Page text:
Because the glomerular basement membrane (GBM) is subject to damage in a multitude of renal diseases, a model of basement membrane permeability properties would be useful for learning more about this important barrier. Isolated, perfused tubular basement membrane (TBM) allows measurement of permeability, but it is not known whether TBM is similar enough to GBM for data to be extrapolated from this model to the glomerulus. As a first approach to assessing differences between GBM and TBM, we looked at composition. Renal glomeruli and tubules were isolated from Swiss-Webster mice by sucrose-gradient centrifugation. GBM and TBM were isolated by sonication in 1% deoxycholate and then subjected to a sequential extraction procedure. Analysis of the solubilized basement membranes by electrophoresis revealed a complex mixture of proteins. Immunoblot analysis demonstrated that, among the proteins, laminin and fibronectin were found exclusively in the guanidine and guanidine/dithiotreitol extracts. The total amount of laminin extracted in GBM, 1.8 ± 0.001 μg/mg dry weight (n = 2 groups animals, by inhibitory ELISA), was significantly less than in TBM, 3.4 ± 0.1 μg/mg dry weight (n = 2); however, the total amount of fibronectin extracted did not differ between GBM and TBM, 8.2 ± 0.8 and 7.7 ± 1.0 μg/mg dry weight (n = 2) respectively. Examination of deoxycholate supernatants was carried out to see if components of GBM or TBM were solubilized during isolation of basement membranes. Immunoblot analysis revealed loss of some laminin and fibronectin occurred during the detergent isolation of GBM and TBM. We conclude that GBM and TBM are qualitatively similar in that they have the same protein components, but differ significantly in content of laminin and probably other macromolecular components.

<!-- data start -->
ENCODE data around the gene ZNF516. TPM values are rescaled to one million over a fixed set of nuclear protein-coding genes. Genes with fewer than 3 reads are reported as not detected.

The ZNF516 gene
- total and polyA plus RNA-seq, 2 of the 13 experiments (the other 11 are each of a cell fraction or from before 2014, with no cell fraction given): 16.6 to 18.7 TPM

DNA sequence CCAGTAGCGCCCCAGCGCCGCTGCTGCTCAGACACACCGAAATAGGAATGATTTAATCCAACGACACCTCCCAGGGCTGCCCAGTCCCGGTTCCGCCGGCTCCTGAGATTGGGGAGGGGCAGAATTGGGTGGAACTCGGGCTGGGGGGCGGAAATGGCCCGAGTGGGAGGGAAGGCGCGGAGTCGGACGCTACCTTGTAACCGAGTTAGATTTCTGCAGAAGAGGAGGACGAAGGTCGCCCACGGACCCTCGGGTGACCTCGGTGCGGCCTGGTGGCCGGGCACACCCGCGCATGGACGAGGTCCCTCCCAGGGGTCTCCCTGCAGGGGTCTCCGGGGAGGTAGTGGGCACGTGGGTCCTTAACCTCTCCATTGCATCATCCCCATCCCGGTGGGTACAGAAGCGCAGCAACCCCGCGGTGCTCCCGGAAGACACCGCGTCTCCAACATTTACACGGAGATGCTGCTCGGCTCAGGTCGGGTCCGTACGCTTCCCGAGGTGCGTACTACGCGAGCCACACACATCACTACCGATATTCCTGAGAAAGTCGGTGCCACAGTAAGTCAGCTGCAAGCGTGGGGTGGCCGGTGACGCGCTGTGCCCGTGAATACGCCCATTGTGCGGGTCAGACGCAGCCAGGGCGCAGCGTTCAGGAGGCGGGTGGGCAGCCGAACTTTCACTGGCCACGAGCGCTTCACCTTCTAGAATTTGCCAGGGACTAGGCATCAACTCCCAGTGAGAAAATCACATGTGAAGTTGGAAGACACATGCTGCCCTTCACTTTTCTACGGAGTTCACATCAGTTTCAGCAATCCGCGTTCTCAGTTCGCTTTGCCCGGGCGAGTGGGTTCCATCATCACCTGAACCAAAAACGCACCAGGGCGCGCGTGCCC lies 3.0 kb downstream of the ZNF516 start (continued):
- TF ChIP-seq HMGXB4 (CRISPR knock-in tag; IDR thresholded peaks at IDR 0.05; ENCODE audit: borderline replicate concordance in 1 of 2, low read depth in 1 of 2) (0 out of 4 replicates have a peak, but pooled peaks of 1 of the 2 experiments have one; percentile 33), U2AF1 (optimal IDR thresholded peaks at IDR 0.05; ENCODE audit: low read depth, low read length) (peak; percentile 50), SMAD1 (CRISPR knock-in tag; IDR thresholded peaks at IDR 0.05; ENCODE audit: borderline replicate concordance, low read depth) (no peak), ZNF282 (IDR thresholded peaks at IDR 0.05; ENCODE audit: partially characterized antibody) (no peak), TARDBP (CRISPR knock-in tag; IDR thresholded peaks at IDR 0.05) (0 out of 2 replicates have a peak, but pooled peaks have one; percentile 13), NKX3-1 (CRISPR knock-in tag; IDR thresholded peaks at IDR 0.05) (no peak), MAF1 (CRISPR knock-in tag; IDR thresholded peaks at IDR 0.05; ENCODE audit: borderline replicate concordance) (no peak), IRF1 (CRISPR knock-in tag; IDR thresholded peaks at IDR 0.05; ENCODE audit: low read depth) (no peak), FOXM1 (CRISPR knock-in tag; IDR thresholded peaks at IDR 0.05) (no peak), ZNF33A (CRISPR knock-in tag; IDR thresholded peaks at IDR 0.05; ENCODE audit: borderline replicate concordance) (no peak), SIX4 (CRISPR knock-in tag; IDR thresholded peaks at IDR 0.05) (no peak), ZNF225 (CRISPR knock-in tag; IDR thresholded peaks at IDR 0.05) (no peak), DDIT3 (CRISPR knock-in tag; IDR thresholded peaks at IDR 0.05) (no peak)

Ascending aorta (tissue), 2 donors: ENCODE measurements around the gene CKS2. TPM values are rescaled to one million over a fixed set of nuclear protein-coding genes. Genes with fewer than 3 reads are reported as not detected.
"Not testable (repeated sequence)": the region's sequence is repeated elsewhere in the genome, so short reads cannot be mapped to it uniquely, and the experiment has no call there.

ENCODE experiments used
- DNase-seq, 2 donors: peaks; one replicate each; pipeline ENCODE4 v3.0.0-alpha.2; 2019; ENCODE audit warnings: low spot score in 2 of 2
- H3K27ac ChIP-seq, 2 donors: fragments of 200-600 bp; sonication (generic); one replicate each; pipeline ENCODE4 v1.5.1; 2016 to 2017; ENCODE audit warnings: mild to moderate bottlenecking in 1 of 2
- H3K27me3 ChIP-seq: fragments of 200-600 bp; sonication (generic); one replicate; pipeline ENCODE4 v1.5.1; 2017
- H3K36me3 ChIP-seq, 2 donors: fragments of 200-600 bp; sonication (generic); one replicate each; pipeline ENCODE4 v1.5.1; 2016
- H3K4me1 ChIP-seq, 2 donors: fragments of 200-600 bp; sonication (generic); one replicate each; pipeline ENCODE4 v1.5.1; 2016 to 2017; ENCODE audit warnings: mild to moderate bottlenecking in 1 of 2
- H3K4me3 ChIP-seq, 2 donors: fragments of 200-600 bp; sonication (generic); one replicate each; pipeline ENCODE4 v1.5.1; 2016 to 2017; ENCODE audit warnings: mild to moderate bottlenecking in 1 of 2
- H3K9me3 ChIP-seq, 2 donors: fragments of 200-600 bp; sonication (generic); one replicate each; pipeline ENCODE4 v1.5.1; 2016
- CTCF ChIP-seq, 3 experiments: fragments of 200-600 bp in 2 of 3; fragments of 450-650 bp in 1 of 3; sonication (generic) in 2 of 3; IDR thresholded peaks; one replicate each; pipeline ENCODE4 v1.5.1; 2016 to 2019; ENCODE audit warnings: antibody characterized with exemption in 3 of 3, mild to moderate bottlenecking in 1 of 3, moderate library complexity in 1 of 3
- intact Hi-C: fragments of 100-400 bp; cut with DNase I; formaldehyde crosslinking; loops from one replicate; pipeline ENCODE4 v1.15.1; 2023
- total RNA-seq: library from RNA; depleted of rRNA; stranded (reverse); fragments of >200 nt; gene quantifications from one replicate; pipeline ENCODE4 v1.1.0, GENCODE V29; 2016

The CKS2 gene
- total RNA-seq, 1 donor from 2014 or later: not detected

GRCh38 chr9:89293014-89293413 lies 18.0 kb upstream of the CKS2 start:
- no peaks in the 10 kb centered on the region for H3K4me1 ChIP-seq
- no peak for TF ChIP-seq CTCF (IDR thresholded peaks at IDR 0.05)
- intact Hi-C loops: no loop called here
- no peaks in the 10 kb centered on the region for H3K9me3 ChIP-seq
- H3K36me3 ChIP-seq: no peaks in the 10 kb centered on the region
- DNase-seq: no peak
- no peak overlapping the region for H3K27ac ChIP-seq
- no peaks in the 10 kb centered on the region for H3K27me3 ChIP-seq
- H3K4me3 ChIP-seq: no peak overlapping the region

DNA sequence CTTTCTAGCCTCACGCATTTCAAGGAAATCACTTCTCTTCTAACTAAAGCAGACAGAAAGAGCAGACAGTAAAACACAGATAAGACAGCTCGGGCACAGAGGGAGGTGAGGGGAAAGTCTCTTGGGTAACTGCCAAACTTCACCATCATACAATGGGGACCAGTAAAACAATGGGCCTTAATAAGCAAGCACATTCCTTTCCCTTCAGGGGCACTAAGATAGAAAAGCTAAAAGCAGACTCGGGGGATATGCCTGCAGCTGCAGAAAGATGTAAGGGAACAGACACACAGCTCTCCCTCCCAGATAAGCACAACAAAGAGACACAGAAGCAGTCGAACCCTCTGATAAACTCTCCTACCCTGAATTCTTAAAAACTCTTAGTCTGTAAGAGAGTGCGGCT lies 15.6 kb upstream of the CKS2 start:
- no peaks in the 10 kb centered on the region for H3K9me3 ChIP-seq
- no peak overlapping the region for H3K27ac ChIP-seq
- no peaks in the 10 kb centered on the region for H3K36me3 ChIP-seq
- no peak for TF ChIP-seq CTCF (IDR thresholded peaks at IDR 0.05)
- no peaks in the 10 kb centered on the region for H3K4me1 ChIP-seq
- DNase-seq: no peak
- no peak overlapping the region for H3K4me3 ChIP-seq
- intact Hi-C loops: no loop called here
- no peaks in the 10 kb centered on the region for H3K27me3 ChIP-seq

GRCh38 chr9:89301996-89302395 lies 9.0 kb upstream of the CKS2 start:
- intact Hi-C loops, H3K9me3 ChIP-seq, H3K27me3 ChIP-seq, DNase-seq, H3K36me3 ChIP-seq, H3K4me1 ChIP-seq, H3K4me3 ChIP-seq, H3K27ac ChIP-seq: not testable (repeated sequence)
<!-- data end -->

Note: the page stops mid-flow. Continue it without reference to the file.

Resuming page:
|Original language||English (US)|
|Number of pages||11|
|Journal||Renal Physiology and Biochemistry|
|State||Published - Jan 1 1995|
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